by Suzanne Woods Fisher
"The kind of ancestors you have is not as important as the ones your children have."
Not long ago, I was asked to speak to a young mothers’ group. The topic focused on incorporating some Amish child-rearing values into today’s modern families without “going Amish.” Later, a woman approached me to share a story. Attached like Velcro to her knee was a two-year-old girl, her curly-haired daughter. “Just last week,” this woman said, “a friend told me that I really need to have more scheduled activities for my little girl. We do attend a Gymboree class once a week, but that’s not enough, this friend said. She thinks I should sign my daughter up for soccer.”
Soccer? For two-year-olds? They haven’t even learned to count yet. How do they even keep score?
On the drive home, I mulled over the conversation with that young mom—a window into the kind of stress families are facing. Over-the-top pressure to be a success! This mom had been a college soccer player, so there was a part of her that wondered if her daughter might have a better shot at an athletic scholarship someday if she started now. But there’s a cost to that logic—a “disappearing childhood.”
Studies are finding some alarming trends in modern American families. In the past twenty years:
• children’s free time has declined by twelve hours a week;
• time spent on structured sports activities has doubled;
• family dinners are down by a third; and
• the number of families taking vacations together has decreased by 28 percent
The decline in family time, this study found, coincided with a rise in internet use and the popularity of social networks. Whether it’s around the dinner table or just in front of the TV, American families are spending less time together.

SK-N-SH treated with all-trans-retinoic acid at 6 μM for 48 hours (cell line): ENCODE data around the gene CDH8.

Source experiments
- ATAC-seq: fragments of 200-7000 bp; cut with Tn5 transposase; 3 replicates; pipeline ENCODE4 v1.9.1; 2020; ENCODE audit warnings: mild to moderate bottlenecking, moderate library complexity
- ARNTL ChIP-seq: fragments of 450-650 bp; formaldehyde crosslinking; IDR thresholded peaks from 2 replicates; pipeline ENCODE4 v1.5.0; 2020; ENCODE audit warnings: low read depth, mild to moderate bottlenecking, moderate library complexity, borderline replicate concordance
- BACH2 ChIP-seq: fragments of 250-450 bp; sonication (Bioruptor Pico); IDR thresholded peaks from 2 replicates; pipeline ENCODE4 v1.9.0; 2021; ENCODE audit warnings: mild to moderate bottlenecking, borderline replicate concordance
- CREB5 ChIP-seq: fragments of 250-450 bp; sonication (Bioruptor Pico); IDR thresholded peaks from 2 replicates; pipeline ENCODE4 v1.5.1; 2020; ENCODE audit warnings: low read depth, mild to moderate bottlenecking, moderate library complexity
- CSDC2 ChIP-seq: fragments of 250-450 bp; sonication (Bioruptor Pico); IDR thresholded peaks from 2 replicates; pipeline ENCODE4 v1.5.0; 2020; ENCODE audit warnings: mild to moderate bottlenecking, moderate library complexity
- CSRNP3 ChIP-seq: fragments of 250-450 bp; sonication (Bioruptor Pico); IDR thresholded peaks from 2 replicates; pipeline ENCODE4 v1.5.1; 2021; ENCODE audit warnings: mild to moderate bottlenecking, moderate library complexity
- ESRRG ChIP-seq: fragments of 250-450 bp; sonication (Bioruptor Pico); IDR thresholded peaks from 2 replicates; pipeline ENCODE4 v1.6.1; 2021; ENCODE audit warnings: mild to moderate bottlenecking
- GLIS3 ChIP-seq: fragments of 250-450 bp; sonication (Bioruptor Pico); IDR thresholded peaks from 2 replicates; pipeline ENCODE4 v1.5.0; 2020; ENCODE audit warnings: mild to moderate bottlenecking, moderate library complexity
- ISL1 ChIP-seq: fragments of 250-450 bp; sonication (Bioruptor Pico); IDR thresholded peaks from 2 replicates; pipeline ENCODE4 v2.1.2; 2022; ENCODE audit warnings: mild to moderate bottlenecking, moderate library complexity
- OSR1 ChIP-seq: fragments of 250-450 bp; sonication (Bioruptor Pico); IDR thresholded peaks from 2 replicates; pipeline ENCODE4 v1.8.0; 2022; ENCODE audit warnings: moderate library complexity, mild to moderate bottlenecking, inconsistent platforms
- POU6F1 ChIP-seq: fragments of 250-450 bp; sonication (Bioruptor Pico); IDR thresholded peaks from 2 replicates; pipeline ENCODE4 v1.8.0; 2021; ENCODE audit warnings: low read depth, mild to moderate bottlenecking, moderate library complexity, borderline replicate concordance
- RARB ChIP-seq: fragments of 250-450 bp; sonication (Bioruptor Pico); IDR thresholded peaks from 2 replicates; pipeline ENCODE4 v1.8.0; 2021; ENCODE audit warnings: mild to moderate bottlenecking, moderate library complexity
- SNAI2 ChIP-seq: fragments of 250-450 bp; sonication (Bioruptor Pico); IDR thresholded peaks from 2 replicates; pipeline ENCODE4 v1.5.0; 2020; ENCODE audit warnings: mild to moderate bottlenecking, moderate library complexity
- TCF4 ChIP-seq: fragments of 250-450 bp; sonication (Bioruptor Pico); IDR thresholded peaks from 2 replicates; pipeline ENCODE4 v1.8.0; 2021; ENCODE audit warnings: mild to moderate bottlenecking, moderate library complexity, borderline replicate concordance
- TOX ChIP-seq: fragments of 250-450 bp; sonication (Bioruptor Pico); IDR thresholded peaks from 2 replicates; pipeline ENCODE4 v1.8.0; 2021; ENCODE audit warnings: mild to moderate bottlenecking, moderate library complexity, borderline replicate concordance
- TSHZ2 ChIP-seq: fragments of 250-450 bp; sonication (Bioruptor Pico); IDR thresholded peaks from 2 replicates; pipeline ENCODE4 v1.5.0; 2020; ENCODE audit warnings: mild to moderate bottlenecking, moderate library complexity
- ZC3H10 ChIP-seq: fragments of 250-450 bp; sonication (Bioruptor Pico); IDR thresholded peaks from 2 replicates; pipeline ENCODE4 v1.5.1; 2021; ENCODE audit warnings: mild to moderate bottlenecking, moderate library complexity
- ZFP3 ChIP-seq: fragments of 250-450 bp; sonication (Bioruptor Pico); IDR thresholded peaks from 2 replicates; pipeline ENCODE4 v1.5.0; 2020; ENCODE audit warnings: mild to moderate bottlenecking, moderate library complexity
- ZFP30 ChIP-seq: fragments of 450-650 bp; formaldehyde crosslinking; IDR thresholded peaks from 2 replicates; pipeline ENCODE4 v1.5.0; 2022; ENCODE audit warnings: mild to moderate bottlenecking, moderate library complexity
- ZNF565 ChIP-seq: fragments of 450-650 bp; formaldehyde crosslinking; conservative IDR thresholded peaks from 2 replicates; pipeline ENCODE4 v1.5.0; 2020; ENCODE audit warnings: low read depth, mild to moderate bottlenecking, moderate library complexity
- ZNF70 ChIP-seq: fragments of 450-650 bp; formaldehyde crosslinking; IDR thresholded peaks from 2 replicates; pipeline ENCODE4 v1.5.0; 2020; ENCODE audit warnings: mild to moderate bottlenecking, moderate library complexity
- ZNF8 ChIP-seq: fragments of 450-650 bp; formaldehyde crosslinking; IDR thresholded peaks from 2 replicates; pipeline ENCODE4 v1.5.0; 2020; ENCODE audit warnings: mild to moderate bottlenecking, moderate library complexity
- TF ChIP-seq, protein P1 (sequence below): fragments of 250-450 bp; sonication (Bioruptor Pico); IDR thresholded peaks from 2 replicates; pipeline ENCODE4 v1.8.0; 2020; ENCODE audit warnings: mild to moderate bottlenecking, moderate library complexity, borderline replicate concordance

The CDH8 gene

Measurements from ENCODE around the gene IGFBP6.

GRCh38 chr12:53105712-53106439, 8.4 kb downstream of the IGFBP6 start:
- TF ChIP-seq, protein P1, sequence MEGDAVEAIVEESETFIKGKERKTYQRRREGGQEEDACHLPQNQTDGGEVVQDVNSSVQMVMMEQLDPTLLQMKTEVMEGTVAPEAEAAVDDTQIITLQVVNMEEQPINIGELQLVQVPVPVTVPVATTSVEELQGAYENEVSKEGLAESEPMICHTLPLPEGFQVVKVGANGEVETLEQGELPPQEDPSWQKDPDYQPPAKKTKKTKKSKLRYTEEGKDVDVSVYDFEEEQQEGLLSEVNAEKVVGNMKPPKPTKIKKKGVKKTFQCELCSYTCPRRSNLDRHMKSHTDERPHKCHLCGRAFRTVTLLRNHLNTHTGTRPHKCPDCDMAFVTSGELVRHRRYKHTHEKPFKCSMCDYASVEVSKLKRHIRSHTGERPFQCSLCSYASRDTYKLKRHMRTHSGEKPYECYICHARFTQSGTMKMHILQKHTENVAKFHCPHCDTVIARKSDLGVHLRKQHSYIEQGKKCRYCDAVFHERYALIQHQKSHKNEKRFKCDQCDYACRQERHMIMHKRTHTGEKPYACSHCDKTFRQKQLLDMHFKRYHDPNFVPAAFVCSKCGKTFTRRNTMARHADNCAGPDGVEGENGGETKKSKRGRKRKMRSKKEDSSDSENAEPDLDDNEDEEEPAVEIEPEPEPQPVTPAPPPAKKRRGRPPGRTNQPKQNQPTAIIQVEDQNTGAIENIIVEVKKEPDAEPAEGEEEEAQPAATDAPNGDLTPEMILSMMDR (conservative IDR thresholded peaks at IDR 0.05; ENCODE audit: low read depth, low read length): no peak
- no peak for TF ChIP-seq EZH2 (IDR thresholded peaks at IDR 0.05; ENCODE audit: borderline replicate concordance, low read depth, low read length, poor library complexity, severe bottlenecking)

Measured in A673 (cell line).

Let’s contrast those alarming trends to the Amish, who maintain one of the strongest and most stable family systems in America. New studies are finding that major depression occurs only one-fifth to one-tenth as often among Amish as it does among the rest of the US population. The Amish have close to a percent divorce rate. Harvard School of Medicine recently found that Amish people have a much lower rate of heart disease than do average Americans. Another new study found that they have lower rates of cancer.
Few people are aware that the Amish are the fastest-growing population in the United States. In 1900, there were five thousand Old Order Amish in America. Sociologists assumed they would assimilate into the wider culture. Yet by 2008, according to Donald B. Kraybill, Senior Fellow at the Young Center for Anabaptist & Pietist Studies at Elizabethtown College, there were over 233,000 Old Order Amish. And half the population is under eighteen. The growth is coming from large families, with an 85 to 90 percent retention rate as children become baptized into the church as young adults.
The Amish seem to be doing something right.
So should we all “go Amish”? Of course not! However, there is much we can learn from these gentle people about raising our families well: to help prioritize what’s truly important, to simplify decision making, to slow down as a family, to safeguard time together, and when age-appropriate, to let go.
This excerpt is taken with permission from Amish Values for Your Family (Revell), a book that invites you into Amish farmhouses for a hearty meal, to explore the topic of rearing children who are “in the world but not of it”.
Suzanne Woods Fisher is a bestselling author of books about the Old Order Amish for Revell Books. She has a free downloadable app, Amish Wisdom, for iPhone or Android, that delivers a daily Amish proverb. She lives with her family in the San Francisco Bay Area. You can find Suzanne on-line at www.suzannewoodsfisher.com.